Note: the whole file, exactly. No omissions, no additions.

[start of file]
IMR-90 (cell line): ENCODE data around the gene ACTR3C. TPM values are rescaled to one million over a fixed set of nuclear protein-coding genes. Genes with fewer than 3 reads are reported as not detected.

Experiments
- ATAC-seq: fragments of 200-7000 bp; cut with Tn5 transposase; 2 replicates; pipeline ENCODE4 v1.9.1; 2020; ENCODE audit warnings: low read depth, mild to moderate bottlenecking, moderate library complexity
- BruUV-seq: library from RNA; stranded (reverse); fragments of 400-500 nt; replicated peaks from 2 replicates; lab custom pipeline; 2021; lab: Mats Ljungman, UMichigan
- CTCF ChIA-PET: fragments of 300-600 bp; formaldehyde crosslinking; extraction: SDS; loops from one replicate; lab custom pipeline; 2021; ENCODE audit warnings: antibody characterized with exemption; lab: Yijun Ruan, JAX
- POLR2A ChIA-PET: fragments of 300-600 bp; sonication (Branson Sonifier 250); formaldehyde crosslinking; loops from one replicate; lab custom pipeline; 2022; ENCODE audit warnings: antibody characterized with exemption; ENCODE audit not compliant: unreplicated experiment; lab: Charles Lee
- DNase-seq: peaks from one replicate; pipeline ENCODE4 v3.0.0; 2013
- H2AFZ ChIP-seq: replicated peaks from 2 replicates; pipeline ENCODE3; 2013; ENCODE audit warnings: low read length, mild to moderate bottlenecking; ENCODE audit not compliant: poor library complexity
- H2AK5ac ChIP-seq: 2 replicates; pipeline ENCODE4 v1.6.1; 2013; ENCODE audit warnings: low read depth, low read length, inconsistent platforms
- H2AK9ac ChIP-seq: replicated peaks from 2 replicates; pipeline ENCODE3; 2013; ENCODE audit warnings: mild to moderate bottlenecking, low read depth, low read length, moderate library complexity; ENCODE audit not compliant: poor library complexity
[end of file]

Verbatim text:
IMR-90 (cell line): ENCODE data around the gene ACTR3C. TPM values are rescaled to one million over a fixed set of nuclear protein-coding genes. Genes with fewer than 3 reads are reported as not detected.

Experiments
- ATAC-seq: fragments of 200-7000 bp; cut with Tn5 transposase; 2 replicates; pipeline ENCODE4 v1.9.1; 2020; ENCODE audit warnings: low read depth, mild to moderate bottlenecking, moderate library complexity
- BruUV-seq: library from RNA; stranded (reverse); fragments of 400-500 nt; replicated peaks from 2 replicates; lab custom pipeline; 2021; lab: Mats Ljungman, UMichigan
- CTCF ChIA-PET: fragments of 300-600 bp; formaldehyde crosslinking; extraction: SDS; loops from one replicate; lab custom pipeline; 2021; ENCODE audit warnings: antibody characterized with exemption; lab: Yijun Ruan, JAX
- POLR2A ChIA-PET: fragments of 300-600 bp; sonication (Branson Sonifier 250); formaldehyde crosslinking; loops from one replicate; lab custom pipeline; 2022; ENCODE audit warnings: antibody characterized with exemption; ENCODE audit not compliant: unreplicated experiment; lab: Charles Lee
- DNase-seq: peaks from one replicate; pipeline ENCODE4 v3.0.0; 2013
- H2AFZ ChIP-seq: replicated peaks from 2 replicates; pipeline ENCODE3; 2013; ENCODE audit warnings: low read length, mild to moderate bottlenecking; ENCODE audit not compliant: poor library complexity
- H2AK5ac ChIP-seq: 2 replicates; pipeline ENCODE4 v1.6.1; 2013; ENCODE audit warnings: low read depth, low read length, inconsistent platforms
- H2AK9ac ChIP-seq: replicated peaks from 2 replicates; pipeline ENCODE3; 2013; ENCODE audit warnings: mild to moderate bottlenecking, low read depth, low read length, moderate library complexity; ENCODE audit not compliant: poor library complexity